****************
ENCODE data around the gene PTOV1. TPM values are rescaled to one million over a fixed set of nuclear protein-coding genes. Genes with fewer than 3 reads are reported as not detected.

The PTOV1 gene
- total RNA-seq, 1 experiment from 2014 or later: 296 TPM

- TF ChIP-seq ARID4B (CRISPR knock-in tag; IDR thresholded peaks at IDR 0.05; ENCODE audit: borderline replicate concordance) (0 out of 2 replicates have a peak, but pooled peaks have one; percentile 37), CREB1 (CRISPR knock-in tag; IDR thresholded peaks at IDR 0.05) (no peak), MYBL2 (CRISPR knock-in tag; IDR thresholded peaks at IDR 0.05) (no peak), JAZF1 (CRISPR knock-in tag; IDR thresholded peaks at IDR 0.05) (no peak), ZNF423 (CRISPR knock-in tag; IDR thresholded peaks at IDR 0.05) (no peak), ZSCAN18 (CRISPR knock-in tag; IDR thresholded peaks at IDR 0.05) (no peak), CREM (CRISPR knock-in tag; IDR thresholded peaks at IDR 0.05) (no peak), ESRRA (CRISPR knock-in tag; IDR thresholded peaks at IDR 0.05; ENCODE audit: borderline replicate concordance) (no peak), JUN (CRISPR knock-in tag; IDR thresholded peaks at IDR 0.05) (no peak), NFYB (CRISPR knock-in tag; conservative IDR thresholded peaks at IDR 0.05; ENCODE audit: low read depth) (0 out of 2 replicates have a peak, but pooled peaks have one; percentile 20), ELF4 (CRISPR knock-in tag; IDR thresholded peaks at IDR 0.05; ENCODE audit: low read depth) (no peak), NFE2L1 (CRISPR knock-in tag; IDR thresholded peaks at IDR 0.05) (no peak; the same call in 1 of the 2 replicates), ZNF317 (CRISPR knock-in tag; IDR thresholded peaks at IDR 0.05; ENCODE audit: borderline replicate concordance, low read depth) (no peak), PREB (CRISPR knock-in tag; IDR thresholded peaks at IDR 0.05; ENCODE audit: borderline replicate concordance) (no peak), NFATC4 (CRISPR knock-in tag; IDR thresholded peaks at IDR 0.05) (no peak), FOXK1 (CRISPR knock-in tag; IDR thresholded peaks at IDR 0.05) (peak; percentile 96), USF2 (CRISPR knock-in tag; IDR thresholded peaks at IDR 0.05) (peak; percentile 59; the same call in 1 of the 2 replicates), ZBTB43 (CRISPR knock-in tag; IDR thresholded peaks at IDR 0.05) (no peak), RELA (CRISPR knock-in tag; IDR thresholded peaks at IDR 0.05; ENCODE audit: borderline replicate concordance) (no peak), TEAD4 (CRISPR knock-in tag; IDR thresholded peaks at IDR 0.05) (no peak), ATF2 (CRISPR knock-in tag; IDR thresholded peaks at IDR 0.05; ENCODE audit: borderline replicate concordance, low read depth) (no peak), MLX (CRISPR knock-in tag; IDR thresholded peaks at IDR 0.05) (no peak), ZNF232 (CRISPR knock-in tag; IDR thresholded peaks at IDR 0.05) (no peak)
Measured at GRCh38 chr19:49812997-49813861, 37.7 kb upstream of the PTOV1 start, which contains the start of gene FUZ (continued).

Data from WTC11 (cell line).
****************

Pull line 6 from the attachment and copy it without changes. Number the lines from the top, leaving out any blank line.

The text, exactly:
Data from WTC11 (cell line).